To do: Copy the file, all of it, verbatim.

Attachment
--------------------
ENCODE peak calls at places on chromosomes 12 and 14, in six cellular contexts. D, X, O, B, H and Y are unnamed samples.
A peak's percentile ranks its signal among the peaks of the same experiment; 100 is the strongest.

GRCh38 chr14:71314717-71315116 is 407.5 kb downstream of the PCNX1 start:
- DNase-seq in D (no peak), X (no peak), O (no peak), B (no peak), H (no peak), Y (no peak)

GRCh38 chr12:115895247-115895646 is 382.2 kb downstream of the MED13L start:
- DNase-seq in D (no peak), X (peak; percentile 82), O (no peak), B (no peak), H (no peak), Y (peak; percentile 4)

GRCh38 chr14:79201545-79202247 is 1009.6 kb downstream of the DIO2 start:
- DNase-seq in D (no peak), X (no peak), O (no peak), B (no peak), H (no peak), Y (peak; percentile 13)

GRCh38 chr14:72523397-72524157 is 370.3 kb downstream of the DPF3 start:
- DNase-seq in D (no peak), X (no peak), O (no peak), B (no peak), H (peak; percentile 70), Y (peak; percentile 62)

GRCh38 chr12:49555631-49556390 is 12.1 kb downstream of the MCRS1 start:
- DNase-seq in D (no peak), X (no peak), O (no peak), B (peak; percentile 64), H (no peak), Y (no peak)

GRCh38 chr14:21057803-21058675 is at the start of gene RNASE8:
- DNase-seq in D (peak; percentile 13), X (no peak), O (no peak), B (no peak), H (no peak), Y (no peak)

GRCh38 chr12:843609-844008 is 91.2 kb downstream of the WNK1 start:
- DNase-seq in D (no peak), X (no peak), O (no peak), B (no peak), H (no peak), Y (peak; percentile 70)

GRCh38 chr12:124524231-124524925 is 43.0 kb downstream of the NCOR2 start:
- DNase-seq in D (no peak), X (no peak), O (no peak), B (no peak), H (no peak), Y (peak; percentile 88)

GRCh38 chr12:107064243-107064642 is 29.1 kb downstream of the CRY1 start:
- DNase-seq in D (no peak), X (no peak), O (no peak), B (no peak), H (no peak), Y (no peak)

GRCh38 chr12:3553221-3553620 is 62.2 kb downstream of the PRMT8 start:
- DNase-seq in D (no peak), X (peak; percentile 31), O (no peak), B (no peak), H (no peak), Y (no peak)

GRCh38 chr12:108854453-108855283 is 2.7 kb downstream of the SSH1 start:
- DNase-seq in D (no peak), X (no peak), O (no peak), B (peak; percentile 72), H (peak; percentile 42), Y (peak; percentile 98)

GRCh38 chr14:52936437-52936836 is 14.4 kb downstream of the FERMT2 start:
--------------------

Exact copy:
ENCODE peak calls at places on chromosomes 12 and 14, in six cellular contexts. D, X, O, B, H and Y are unnamed samples.
A peak's percentile ranks its signal among the peaks of the same experiment; 100 is the strongest.

GRCh38 chr14:71314717-71315116 is 407.5 kb downstream of the PCNX1 start:
- DNase-seq in D (no peak), X (no peak), O (no peak), B (no peak), H (no peak), Y (no peak)

GRCh38 chr12:115895247-115895646 is 382.2 kb downstream of the MED13L start:
- DNase-seq in D (no peak), X (peak; percentile 82), O (no peak), B (no peak), H (no peak), Y (peak; percentile 4)

GRCh38 chr14:79201545-79202247 is 1009.6 kb downstream of the DIO2 start:
- DNase-seq in D (no peak), X (no peak), O (no peak), B (no peak), H (no peak), Y (peak; percentile 13)

GRCh38 chr14:72523397-72524157 is 370.3 kb downstream of the DPF3 start:
- DNase-seq in D (no peak), X (no peak), O (no peak), B (no peak), H (peak; percentile 70), Y (peak; percentile 62)

GRCh38 chr12:49555631-49556390 is 12.1 kb downstream of the MCRS1 start:
- DNase-seq in D (no peak), X (no peak), O (no peak), B (peak; percentile 64), H (no peak), Y (no peak)

GRCh38 chr14:21057803-21058675 is at the start of gene RNASE8:
- DNase-seq in D (peak; percentile 13), X (no peak), O (no peak), B (no peak), H (no peak), Y (no peak)

GRCh38 chr12:843609-844008 is 91.2 kb downstream of the WNK1 start:
- DNase-seq in D (no peak), X (no peak), O (no peak), B (no peak), H (no peak), Y (peak; percentile 70)

GRCh38 chr12:124524231-124524925 is 43.0 kb downstream of the NCOR2 start:
- DNase-seq in D (no peak), X (no peak), O (no peak), B (no peak), H (no peak), Y (peak; percentile 88)

GRCh38 chr12:107064243-107064642 is 29.1 kb downstream of the CRY1 start:
- DNase-seq in D (no peak), X (no peak), O (no peak), B (no peak), H (no peak), Y (no peak)

GRCh38 chr12:3553221-3553620 is 62.2 kb downstream of the PRMT8 start:
- DNase-seq in D (no peak), X (peak; percentile 31), O (no peak), B (no peak), H (no peak), Y (no peak)

GRCh38 chr12:108854453-108855283 is 2.7 kb downstream of the SSH1 start:
- DNase-seq in D (no peak), X (no peak), O (no peak), B (peak; percentile 72), H (peak; percentile 42), Y (peak; percentile 98)

GRCh38 chr14:52936437-52936836 is 14.4 kb downstream of the FERMT2 start: